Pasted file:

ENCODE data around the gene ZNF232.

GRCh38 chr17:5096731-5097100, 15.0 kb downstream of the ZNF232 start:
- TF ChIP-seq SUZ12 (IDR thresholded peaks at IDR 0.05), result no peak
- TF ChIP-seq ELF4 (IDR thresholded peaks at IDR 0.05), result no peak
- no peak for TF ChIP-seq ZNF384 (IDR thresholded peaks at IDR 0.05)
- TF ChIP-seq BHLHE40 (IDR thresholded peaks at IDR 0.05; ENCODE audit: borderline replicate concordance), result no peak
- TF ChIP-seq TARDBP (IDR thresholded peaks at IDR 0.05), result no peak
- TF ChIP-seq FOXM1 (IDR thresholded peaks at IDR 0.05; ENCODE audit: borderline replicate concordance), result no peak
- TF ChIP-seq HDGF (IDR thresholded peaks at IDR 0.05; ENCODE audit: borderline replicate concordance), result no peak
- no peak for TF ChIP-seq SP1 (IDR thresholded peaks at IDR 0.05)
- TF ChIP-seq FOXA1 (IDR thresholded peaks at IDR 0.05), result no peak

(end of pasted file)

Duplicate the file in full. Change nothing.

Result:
ENCODE data around the gene ZNF232.

GRCh38 chr17:5096731-5097100, 15.0 kb downstream of the ZNF232 start:
- TF ChIP-seq SUZ12 (IDR thresholded peaks at IDR 0.05), result no peak
- TF ChIP-seq ELF4 (IDR thresholded peaks at IDR 0.05), result no peak
- no peak for TF ChIP-seq ZNF384 (IDR thresholded peaks at IDR 0.05)
- TF ChIP-seq BHLHE40 (IDR thresholded peaks at IDR 0.05; ENCODE audit: borderline replicate concordance), result no peak
- TF ChIP-seq TARDBP (IDR thresholded peaks at IDR 0.05), result no peak
- TF ChIP-seq FOXM1 (IDR thresholded peaks at IDR 0.05; ENCODE audit: borderline replicate concordance), result no peak
- TF ChIP-seq HDGF (IDR thresholded peaks at IDR 0.05; ENCODE audit: borderline replicate concordance), result no peak
- no peak for TF ChIP-seq SP1 (IDR thresholded peaks at IDR 0.05)
- TF ChIP-seq FOXA1 (IDR thresholded peaks at IDR 0.05), result no peak